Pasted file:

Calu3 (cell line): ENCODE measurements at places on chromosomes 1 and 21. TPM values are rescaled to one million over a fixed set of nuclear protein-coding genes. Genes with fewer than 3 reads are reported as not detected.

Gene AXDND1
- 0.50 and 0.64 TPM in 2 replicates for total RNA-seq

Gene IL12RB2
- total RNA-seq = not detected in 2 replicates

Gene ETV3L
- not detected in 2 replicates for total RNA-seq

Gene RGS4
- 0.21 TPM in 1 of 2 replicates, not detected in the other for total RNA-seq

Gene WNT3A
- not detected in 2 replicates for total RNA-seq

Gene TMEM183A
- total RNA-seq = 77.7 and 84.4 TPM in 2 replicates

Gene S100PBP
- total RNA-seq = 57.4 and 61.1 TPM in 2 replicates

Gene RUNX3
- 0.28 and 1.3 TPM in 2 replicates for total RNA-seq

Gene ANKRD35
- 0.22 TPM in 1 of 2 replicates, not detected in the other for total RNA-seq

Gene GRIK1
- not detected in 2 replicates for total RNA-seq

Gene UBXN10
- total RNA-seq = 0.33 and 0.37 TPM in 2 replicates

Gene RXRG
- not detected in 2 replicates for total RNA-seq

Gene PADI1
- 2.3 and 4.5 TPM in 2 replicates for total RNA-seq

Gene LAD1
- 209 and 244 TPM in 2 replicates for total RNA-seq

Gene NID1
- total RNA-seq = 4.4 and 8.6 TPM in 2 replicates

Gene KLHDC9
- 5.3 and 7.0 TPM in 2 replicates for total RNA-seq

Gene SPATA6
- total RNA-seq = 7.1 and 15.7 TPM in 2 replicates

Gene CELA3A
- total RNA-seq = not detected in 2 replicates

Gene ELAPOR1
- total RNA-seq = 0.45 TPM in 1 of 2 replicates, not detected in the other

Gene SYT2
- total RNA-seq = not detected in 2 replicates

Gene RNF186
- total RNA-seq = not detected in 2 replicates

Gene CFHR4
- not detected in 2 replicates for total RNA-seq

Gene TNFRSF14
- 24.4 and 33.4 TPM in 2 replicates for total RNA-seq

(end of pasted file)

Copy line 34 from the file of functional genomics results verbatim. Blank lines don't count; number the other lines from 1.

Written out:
Gene SPATA6